What is the Difference Between Cleaning, Disinfecting, and Sanitizing?

Undoubtedly, you are familiar with the terms cleaning, disinfection, and sterilization. However, if you are like most people, you may lack a complete understanding of the differences between cleaning and disinfection. You may not fully understand what is meant by sterilization.

Definition of Cleaning

Cleaning is a process designed to eliminate debris from a surface or item. Cleaning eliminates visible debris and prevents its accumulation in the first instance. Succinctly put, cleaning is the removal and the prevention of accumulation of foreign material from objects, items, and areas.

Examples of the types of visible debris that is eliminated by cleaning include:

  • Dirt
  • Dust
  • Food
  • Blood
  • Urine
  • Saliva
  • Feces
  • Other bodily fluids

Cleaning is a vital part of reducing organic matter that can contribute to the proliferation of dangerous pathogens like viruses and bacteria. Absent proper cleaning, these viruses and bacteria and flourish and can result in the spread of diseases and illnesses.

The cleaning process itself incorporates two elements:

  • Friction
  • Use of fluid

Friction typically is accomplished through scrubbing or rubbing. In addition, cleaning tools oftentimes are utilized. These include:

  • Towels
  • Mops
  • Scrubbers
  • Vacuum cleaners

The fluid utilized in the cleaning process usually includes water and soap of some type. There exists a myriad of cleaning products of different types on the market today. They are designed to aid in different types of cleaning projects.

A thorough cleaning of an area, surface, object, or item must occur before disinfection or sterilization can be undertaken appropriately. Cleaning is always the first phase of a process like biohazard remediation.

Definition of Disinfection

Disinfection is defined as the process of destroying most microorganisms or pathogens from an area, surface, object, or item. Disinfection involves the use of what are known as antimicrobial agents. These antimicrobial agents eliminate dangerous pathogens by destroying the cell walls of microorganisms or by interfering with their metabolism.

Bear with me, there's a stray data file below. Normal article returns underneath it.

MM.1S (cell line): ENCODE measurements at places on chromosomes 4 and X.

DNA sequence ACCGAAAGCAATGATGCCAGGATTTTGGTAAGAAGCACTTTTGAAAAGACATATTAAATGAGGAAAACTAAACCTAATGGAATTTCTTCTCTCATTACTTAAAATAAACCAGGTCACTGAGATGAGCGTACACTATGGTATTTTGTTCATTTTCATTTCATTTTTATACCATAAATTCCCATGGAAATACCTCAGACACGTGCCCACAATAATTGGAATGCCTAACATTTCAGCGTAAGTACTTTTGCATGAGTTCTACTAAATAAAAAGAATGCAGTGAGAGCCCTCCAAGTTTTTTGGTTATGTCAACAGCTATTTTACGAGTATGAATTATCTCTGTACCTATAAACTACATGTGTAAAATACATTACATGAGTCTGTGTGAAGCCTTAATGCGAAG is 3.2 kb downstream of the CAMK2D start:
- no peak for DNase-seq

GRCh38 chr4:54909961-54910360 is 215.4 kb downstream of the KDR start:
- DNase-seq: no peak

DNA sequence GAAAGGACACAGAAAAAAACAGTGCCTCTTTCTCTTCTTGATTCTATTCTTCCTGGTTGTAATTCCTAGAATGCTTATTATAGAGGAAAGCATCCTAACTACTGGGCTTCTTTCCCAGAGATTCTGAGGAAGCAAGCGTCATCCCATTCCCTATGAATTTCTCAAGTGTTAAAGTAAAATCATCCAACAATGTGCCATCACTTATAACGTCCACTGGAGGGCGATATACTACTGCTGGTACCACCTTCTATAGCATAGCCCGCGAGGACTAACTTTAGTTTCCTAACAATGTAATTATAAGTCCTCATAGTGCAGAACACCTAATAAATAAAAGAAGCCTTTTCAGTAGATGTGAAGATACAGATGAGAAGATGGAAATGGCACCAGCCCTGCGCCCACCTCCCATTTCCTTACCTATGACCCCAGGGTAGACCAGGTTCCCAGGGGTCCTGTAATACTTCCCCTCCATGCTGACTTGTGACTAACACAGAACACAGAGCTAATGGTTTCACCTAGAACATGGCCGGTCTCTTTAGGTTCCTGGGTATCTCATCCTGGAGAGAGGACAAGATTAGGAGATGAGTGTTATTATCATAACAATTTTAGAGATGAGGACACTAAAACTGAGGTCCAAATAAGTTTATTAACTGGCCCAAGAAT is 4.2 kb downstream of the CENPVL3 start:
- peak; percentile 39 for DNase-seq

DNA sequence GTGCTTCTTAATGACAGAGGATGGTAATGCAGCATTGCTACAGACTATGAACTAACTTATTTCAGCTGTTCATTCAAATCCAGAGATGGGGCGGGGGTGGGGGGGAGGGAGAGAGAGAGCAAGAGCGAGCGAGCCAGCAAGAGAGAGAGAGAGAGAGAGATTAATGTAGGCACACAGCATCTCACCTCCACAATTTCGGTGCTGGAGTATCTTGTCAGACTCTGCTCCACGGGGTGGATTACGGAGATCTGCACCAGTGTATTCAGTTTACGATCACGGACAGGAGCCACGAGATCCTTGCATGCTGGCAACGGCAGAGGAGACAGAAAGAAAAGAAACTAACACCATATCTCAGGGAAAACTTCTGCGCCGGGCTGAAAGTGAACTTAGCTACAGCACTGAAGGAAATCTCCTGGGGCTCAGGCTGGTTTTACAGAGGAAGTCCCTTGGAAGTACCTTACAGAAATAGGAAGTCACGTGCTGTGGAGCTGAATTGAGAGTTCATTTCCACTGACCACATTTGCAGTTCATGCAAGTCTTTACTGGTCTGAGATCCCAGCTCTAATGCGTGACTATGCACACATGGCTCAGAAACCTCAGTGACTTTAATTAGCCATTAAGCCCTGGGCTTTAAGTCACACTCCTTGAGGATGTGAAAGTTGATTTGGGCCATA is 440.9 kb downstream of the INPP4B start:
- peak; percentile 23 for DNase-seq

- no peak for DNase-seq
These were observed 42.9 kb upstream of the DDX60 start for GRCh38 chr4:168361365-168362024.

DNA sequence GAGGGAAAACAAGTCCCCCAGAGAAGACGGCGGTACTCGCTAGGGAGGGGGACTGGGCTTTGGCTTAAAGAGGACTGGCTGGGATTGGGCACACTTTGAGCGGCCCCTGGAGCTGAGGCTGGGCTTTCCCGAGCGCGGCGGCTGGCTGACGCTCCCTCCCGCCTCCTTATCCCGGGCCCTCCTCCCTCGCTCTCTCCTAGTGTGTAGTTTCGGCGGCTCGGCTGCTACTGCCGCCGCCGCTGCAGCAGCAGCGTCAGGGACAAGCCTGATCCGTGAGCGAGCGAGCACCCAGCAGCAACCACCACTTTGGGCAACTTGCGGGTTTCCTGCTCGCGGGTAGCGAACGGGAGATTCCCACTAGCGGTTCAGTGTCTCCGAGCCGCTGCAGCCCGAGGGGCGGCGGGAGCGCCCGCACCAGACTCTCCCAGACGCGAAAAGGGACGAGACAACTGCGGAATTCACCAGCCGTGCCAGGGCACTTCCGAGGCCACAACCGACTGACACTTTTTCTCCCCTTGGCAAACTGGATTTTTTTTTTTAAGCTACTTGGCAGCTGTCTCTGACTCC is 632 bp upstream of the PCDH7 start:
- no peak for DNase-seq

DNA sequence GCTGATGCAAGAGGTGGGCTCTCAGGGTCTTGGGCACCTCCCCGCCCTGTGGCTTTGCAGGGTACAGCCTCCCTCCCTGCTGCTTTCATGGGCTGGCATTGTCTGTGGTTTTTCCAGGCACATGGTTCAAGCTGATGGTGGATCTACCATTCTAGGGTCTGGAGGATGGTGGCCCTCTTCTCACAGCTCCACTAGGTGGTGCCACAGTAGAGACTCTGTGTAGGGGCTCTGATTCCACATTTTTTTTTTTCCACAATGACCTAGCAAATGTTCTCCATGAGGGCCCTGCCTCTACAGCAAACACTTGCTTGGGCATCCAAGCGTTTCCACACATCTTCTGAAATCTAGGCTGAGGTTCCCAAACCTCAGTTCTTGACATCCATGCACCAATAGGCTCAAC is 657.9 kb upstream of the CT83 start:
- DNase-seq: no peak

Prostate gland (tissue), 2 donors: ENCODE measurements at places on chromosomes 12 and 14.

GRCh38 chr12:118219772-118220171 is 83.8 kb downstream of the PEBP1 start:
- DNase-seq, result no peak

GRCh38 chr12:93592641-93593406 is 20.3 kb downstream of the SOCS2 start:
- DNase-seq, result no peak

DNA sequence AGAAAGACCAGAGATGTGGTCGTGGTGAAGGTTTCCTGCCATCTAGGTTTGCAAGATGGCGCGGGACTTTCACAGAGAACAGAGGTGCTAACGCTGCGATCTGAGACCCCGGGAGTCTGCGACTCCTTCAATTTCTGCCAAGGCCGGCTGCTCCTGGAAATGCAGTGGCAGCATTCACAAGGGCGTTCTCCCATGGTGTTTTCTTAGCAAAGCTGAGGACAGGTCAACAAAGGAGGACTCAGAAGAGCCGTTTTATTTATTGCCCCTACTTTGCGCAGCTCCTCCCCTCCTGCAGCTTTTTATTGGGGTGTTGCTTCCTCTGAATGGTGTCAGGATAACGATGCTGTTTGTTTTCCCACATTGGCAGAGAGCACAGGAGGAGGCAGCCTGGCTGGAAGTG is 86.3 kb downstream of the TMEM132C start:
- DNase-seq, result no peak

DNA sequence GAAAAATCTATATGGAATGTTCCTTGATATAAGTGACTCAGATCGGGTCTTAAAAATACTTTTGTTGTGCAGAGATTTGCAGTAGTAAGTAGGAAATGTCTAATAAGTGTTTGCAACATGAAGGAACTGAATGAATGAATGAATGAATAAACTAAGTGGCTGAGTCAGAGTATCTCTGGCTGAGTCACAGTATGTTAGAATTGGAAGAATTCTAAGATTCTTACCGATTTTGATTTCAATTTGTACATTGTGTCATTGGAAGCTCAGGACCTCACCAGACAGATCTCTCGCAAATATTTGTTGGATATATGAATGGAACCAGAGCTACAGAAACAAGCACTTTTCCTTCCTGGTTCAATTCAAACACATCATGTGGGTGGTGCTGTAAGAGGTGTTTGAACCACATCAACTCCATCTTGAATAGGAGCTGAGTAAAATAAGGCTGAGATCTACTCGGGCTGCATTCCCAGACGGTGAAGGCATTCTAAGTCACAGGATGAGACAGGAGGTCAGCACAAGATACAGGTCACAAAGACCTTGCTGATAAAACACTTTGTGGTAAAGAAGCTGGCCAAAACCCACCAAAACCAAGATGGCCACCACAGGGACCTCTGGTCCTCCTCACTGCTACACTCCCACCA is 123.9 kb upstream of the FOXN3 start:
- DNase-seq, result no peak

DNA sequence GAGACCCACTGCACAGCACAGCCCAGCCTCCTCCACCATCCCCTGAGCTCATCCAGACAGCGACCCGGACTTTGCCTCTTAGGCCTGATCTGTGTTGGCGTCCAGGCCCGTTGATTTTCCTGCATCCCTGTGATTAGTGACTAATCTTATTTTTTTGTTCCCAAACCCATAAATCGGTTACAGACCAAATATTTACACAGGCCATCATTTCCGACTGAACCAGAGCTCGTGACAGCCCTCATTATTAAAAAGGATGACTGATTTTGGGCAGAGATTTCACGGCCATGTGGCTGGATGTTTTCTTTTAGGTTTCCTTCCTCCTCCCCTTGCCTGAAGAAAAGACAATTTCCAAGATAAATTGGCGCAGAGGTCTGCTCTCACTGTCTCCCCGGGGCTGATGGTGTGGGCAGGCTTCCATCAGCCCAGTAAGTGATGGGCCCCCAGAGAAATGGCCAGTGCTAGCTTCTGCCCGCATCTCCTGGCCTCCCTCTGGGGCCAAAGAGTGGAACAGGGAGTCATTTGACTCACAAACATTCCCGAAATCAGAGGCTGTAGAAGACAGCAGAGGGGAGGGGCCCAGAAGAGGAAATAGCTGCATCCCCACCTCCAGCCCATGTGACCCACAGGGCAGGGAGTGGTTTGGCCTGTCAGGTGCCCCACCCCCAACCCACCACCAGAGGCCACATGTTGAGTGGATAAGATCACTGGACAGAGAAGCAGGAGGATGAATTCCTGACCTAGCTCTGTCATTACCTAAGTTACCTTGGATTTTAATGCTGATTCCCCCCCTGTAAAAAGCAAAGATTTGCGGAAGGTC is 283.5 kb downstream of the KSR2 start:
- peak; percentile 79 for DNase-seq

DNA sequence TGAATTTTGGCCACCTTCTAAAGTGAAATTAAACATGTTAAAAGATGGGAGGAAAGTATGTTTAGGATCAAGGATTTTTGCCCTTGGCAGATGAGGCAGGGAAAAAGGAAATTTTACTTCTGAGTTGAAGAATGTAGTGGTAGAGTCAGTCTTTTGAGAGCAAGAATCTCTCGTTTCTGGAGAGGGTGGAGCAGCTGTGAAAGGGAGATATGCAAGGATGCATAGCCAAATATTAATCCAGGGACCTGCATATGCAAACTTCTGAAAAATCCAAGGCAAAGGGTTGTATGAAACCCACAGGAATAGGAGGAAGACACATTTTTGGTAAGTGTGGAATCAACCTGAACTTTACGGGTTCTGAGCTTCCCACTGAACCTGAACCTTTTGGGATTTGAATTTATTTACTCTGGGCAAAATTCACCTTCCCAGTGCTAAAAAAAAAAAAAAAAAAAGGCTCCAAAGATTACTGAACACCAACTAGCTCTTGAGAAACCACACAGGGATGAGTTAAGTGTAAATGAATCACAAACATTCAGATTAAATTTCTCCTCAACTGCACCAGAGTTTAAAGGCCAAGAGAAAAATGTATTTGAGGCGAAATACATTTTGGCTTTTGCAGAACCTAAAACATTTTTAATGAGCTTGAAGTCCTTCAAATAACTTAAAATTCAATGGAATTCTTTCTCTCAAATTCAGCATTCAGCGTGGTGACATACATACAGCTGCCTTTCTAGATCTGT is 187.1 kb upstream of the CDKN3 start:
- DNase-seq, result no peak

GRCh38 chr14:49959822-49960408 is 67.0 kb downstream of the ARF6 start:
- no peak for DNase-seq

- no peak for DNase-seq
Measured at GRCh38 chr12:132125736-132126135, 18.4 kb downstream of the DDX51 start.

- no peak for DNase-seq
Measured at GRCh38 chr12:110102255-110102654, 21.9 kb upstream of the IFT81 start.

There is a broad range of disinfectants or antimicrobial agents utilized today. Among consumers, one of the most common and affordable of disinfectants is chlorine bleach. Technically, this is a 5 percent solution of sodium hypochlorite.

Properly utilized, chlorine bleach can be effective at eliminating dangerous pathogens that include:

  • Staphylococcus
  • Hepatis B
  • Hepatitis C
  • Fungi
  • Even antibiotic strains of viruses

As is the case with cleaning solutions, there is a significant number of antimicrobial products available, including on the broader market to which consumers have access. There are also antimicrobial products specifically available to the healthcare or medical industry as well as to professionals who provide biohazard remediation services.

Although disinfection eliminates most dangerous pathogens, it is not 100 percent effective. There will remain a miniscule amount of bacteria or viruses, less than 1 percent if disinfection is properly undertaken.

Definition of Sterilization

Sterilization is the process that eliminated all pathogens, including:

There are a number of processes through which sterilization is achieved. These include:

  • Chemicals
  • High pressure
  • Heat
  • Irradiation
  • Filtration
  • Combination of processes

Standard Biohazard Remediation Process

Following a traumatic event, the need for biohazard remediation can exist. This type of process is best undertaken by a biohazard remediation professional. Having an appreciation of cleaning, disinfection, and sanitization, a better understanding of what is involved in biohazard remediation is possible.

Biohazard remediation is a multifaceted process that begins with cleaning as defined a moment ago. It is then followed by the utilization of substances, materials, and techniques that disinfect and sanitize.

These two phases of biohazard remediation are followed by deodorization. The reality is that when an area or object is contaminated by blood, bodily fluids, or other biological materials, there oftentimes is an issue with foul odors. Cleaning and disinfection or sanitization aid in reducing odor, but typically are not enough to eliminate it all together. Thus, specialized chemicals are utilized to address odor as part of a biohazard remediation endeavor.

The ultimate objective of biohazard remediation is to restore a residence to fully habitable condition. In the alternative, biohazard remediation is designed to restore a business or other type of nonresidential location to a completely usable statue.

As an aside, when it comes to biohazard remediation, special attention must be paid to safety issues. Because of the potential danger associated with biological pathogens, appropriate gear, supplies, and techniques must be used to ensure that a biohazard remediation project is undertaken completely and safely from start to finish.